“With careful monitoring, corrective measures and removal of invasive weeds,” he added, “we expect to establish an appropriate mix of species over the next five years.”
That kind of talk worries Rick Halsey, executive officer of the nonprofit Chaparral Institute in San Diego. “It appears as if trees are being planted based on seedling availability, grants and institutional inertia rather than sound ecological planning,” he said.
“In the 1920s, a million trees including exotic Canary Island pines were planted in the San Gabriel Mountains in a misguided effort to fix something that was not a problem — a predominance of native chaparral,” Halsey said. “Most of those trees died because of drought. Yet here we go again, wasting money and compromising the ecological balance.”
Given the trees’ slow growth rate, “no one alive today will still be around to determine whether this reforestation project was the right thing to do,” said Ronald D. Quinn, a professor of biology at Cal Poly Pomona and co-author of the Introduction to California Chaparral field guide.
Funding for this year’s reforestation effort comes from Chevron, which recently contributed $1.5 million to the South Coast Air Quality Management District to mitigate carbon dioxide emissions resulting from an expansion of its El Segundo refinery.
The Forest Service hopes the project can be managed by corporations and community-based conservation groups led by the service and its nonprofit partner, the National Forest Foundation. The project will be funded through mitigation funds, donations and federal appropriations, Forest Service officials said.
Each component of the project, including tree plantings, weed removal efforts and picnic area improvements, will include public environmental assessments, Forest Service officials said.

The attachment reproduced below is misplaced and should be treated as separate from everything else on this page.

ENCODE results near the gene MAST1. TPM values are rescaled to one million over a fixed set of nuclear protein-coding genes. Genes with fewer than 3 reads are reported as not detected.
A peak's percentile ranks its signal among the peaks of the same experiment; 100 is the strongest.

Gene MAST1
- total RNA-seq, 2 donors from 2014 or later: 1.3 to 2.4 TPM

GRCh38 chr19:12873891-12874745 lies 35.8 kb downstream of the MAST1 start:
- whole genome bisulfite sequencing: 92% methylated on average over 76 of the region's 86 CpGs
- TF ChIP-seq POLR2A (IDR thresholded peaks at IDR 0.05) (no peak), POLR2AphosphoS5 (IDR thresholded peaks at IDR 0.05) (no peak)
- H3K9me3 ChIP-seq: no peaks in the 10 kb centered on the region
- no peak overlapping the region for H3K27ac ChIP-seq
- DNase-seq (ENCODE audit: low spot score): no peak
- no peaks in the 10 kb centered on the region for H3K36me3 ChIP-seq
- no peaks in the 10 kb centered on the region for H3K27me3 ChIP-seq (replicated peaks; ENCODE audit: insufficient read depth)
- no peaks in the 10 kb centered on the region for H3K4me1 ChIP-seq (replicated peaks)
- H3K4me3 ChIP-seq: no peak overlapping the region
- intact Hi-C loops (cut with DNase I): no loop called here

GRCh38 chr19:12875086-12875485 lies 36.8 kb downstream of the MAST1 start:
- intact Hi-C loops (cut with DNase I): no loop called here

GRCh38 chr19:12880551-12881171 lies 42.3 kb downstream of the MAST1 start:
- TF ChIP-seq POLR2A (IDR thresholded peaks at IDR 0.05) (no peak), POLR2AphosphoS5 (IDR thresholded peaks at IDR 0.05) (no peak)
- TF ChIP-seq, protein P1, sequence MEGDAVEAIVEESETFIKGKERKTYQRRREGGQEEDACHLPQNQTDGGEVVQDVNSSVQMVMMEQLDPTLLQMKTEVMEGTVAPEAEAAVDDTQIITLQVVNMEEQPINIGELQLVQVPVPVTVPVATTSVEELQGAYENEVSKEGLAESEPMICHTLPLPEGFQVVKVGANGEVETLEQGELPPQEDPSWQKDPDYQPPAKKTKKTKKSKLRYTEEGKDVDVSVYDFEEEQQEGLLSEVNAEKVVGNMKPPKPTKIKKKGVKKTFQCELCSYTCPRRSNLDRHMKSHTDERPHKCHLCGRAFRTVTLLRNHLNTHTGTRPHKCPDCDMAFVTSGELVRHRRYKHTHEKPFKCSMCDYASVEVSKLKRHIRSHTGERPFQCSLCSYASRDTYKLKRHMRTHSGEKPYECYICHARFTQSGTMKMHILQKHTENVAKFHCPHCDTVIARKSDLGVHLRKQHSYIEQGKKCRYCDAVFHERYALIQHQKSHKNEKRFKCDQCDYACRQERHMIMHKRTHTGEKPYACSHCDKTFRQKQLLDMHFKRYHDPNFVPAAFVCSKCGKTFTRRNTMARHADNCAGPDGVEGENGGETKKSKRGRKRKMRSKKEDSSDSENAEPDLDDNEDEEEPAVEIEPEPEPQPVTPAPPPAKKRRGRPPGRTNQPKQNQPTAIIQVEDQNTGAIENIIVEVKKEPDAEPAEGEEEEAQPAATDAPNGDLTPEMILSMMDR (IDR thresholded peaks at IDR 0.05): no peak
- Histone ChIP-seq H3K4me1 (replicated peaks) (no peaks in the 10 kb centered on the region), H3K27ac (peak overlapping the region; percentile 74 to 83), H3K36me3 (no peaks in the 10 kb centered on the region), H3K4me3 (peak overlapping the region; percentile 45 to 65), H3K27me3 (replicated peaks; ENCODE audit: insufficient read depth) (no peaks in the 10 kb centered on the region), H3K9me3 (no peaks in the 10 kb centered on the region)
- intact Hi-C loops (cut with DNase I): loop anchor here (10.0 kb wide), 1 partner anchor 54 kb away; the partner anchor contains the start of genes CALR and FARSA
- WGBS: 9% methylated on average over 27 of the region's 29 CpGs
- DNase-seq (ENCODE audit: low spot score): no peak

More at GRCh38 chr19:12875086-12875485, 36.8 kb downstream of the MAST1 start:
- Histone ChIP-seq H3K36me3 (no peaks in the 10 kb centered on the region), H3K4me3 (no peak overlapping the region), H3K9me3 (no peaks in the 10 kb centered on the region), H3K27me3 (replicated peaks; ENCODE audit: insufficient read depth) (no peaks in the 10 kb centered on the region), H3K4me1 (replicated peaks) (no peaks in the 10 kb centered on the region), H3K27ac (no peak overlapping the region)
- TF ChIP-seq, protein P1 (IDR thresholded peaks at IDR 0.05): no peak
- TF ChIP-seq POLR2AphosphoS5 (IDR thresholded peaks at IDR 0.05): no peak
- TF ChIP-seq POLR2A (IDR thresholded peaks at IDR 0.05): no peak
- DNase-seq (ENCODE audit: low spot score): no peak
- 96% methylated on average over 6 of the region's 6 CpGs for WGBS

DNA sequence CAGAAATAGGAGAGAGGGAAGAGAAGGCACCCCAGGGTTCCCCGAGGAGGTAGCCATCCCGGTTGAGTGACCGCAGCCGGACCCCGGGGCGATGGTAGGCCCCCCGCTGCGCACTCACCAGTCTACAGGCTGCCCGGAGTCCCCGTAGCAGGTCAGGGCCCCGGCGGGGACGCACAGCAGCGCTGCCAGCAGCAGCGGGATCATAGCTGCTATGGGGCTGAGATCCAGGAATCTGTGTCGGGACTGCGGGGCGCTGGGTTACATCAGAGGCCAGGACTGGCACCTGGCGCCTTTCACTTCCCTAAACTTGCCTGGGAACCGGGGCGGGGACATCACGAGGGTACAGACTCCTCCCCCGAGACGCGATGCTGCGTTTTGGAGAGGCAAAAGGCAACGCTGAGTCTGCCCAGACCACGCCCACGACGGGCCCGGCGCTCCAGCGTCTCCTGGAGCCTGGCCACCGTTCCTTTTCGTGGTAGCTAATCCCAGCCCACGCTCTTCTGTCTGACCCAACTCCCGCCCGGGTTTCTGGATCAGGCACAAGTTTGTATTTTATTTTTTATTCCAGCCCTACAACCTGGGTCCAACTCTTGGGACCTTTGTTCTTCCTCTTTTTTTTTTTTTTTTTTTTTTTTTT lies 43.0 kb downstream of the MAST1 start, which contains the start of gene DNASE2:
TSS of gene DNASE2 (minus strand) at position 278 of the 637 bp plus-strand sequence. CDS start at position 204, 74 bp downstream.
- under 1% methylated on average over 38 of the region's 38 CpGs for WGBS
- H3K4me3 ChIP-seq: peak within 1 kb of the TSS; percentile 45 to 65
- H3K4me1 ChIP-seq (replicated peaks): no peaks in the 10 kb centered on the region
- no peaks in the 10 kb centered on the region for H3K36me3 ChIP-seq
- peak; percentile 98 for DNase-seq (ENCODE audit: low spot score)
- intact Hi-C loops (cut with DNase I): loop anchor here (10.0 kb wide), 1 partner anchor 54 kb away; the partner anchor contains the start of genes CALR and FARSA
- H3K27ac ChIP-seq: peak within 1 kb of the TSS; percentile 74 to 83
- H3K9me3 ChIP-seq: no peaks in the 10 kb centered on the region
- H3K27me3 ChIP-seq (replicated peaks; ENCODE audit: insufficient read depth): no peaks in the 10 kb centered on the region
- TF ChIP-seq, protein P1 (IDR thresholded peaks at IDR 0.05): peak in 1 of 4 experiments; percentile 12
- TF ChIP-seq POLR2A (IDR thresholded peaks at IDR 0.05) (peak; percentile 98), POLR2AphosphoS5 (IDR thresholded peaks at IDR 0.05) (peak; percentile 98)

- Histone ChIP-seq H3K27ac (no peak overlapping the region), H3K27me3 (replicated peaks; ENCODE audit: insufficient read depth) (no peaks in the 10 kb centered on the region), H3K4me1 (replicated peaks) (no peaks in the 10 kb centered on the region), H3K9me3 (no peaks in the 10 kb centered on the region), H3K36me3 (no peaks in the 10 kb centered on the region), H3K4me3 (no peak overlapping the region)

A growing army of volunteers has taken up the cause. Among them is Dianne Erskine-Hellrigel, 59, executive director of the Community Hiking Club in Newhall. On a recent weekday, she stood on a ridgeline high above Pasadena, breathed reverently and reached out with her hands to embrace the vistas of wildflowers, patches of seedlings and knee-high manzanita cropping up on areas that had been reduced to ashes and charcoal by the Station fire.
“Two years ago, I stood here and cried because from ridgeline to ridgeline, as far as the eye could see, there was nothing left, not even a blade of grass,” Erskine-Hellrigel said. “It was hard to imagine these mountains would ever invite wildlife again.”
As she spoke, a hawk screeched in the sky. Woodpeckers hunted for insects on the blackened skeletons of oak trees and pines. Swallowtail butterflies fluttered over the “new forest,” only a few inches tall, of plants that appear about two years after a wildfire: California poppies, poodle dog bushes and clumps of buckwheat and golden laurel. “I’m all for planting seedlings if it moves this forest forward faster, but I want it done right,” she said.
Corina Roberts, 47, a Native American naturalist and supporter of the reforestation project, has taken 27,000 digital photos of the burned areas, creating a visual record of the re-growth over the last two years.
Most of her images are of what she likes to call comeback spots: hummingbirds lapping nectar from wildflowers that flourish in the first spring after a fall fire; tree frogs that somehow survived heat and flames on all sides; green shoots sprouting from charred tree trunks and limbs.
“Nature can and does regenerate on her own,” said Roberts, whose photographs are on the Forest Service website. “But I also believe that planting trees can help satisfy a need people have to do something good and important for a forest that was so hideously burned.”